The Gods of Keldora

Keldora is where the Gods rule mortal life, where the spawn of the previously defeated Titans and their makers, the Elders, threaten the world, in the wake of a massive war between Gods and their greatest creations, the Dragons, the Gods have grown fat and arrogant, believing themselves to be the ultimate masters of creation. How could they not be? Where the Elders and Titans failed, they did not – they overthrew their creators and controlled their Children.

Truly, they are supreme among all life.

However, Under their watchful, cautious eyes, mortals have developed new ideas, and some have begun to speak in hidden, secret places of the Tyranny of the Gods. War brews, a fact to which the Gods remain ignorant, and mortals must chose between the Gods and Themselves, while keeping an eye out for awakening First Ones, the remaining Titanborn, the new Terrors spawned of Zhoatech, and the hateful Dragons – and the Drachkyn, some of whom seek common cause with the Mortals. A new Era of Divinity has begun to stir, and only time will tell if the Gods were truly able to suppress the Cycle of Creation.

Horrible and Awesome

Keldora is full of the weird, the macabre, the horrible, the strange. These are woven into the setting and gives it an element of grimdark I'm not going to try and pretend isn't there. However, these weird, horrible, strange things are also used to create awesome. A twisted monster ravaging through the countryside is meant to be frightening in the “oh god, it's grotesque and dangerous” sense, not in the “it fills you with paralytic dread” sense. That twisted monster is supposed to be horrifying so when you eventually do stop it's ravaging through the countryside by splattering it across said countryside, it's all the more satisfying. The response to killing that monster should not be “Oh god, what horror!” but “Did anyone see that?! I am the most badass person alive! C'mon, it rocked!!”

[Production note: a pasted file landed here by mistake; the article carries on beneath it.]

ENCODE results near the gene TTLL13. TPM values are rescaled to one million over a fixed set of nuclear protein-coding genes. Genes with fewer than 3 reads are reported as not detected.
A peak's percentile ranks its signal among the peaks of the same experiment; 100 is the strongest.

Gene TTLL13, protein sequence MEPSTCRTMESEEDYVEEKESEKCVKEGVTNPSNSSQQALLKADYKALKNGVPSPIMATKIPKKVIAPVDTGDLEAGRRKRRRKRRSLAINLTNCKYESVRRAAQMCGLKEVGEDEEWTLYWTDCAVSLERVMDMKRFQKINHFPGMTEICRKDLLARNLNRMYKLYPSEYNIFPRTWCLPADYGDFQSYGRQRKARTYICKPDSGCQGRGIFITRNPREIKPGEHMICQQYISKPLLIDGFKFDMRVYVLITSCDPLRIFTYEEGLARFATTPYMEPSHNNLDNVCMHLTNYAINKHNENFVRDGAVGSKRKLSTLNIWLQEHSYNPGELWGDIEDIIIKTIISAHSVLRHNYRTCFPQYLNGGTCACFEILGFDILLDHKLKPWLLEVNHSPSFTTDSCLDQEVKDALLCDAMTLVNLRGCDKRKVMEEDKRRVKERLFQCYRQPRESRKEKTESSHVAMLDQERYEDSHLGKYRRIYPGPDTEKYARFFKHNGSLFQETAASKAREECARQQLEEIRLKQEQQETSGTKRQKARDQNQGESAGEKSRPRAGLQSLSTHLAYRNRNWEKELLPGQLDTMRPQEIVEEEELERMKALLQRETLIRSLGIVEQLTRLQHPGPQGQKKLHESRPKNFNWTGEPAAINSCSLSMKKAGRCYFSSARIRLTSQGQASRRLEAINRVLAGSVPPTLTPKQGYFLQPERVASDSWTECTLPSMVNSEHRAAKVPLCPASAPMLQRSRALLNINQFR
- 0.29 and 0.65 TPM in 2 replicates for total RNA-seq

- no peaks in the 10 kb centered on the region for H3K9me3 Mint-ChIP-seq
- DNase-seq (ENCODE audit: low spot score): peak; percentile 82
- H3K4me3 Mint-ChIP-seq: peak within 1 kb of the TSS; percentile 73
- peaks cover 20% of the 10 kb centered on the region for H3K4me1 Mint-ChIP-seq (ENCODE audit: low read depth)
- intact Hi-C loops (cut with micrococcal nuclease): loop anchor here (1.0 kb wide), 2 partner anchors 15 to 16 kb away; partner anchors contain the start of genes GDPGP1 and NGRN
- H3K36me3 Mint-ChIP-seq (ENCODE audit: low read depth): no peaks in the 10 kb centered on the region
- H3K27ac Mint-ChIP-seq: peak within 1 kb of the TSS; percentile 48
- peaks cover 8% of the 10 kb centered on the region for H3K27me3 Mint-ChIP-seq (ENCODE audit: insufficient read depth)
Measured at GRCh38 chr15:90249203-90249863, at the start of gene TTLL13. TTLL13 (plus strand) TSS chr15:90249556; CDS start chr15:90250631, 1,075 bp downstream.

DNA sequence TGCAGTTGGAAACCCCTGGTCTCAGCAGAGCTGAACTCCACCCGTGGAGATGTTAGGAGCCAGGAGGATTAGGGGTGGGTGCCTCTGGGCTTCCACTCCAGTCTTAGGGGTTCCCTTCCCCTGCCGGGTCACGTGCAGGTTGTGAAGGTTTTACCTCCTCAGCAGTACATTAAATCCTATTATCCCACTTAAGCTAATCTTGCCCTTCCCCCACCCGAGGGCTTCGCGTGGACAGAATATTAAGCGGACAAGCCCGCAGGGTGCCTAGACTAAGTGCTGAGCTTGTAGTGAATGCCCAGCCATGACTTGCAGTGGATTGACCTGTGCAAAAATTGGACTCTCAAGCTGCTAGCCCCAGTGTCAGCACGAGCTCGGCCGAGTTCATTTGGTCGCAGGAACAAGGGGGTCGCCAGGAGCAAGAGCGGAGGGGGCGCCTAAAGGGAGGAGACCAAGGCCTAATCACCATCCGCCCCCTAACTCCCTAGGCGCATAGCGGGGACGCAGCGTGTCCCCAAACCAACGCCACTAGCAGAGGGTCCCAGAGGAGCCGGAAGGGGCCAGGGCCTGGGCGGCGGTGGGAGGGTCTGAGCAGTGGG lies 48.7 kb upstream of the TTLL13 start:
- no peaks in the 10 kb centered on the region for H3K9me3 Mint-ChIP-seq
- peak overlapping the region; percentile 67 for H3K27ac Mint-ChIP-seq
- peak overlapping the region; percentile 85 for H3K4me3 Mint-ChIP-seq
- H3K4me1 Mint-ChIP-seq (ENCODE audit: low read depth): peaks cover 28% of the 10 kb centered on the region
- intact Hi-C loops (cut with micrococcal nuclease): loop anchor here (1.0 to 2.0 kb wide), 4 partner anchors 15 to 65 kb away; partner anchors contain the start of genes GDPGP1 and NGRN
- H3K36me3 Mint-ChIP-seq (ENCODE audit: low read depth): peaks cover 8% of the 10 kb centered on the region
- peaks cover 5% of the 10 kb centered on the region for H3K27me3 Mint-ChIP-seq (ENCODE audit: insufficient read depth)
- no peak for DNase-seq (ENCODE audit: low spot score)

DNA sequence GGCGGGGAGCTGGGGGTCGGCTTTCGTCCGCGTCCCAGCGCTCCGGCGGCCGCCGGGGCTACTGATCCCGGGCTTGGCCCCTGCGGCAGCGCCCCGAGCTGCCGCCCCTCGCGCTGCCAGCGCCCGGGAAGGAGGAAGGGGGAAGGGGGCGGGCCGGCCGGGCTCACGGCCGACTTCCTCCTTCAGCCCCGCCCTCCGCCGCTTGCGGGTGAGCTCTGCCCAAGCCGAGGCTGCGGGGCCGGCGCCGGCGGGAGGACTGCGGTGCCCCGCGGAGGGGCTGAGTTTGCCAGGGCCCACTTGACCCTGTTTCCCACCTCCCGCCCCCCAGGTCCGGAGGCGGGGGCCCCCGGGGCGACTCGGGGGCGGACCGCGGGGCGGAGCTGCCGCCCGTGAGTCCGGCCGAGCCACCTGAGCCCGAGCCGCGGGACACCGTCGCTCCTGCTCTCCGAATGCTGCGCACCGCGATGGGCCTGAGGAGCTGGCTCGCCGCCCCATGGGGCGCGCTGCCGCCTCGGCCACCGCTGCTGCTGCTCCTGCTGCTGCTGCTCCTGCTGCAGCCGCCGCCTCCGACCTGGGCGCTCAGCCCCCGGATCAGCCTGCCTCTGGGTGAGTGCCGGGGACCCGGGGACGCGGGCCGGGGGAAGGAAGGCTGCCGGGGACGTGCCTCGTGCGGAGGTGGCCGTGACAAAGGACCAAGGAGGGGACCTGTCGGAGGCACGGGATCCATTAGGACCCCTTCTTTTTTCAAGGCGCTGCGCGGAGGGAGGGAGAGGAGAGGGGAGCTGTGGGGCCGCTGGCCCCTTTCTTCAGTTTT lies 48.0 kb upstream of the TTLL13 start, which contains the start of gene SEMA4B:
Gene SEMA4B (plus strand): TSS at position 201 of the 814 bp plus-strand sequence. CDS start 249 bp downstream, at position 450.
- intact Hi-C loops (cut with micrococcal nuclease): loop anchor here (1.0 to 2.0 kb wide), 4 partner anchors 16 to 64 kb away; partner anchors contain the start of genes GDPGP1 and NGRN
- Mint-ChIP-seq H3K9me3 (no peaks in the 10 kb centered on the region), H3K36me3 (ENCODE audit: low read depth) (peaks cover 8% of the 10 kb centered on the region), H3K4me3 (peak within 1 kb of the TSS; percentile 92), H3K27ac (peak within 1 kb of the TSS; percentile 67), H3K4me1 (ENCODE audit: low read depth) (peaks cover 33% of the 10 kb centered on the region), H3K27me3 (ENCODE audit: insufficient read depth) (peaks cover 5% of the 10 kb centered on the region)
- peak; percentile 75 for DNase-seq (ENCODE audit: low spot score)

Keldora is a world rooted in cyberpunk ideals. Player characters take up the role of Daeva, mortals who have been cast out or ignored in part by society - either directly or indirectly - and have turned that into a tool of their own, running jobs for powerful guilds, corrupt Temples, and even raiding the Zigguropoli of the Gods

The Gods are Not Your Friends

At best, the Gods have a patronizing view of Mortals, much like a small child that is too damaged in the head to ever mature past their current age, and at worst regard them as little more than tools to be worked with and then discarded. A God will provide powers to a mortal, but will do so out of a desire to keep that mortal from seeking power sources the God does not control, or to accomplish a specific end, or to give other Mortals something to envy and aspire towards. That is not to say a heroic character will reject the gods and what they stand for - but a smart character will keep in mind that the god serves his or her own interests first.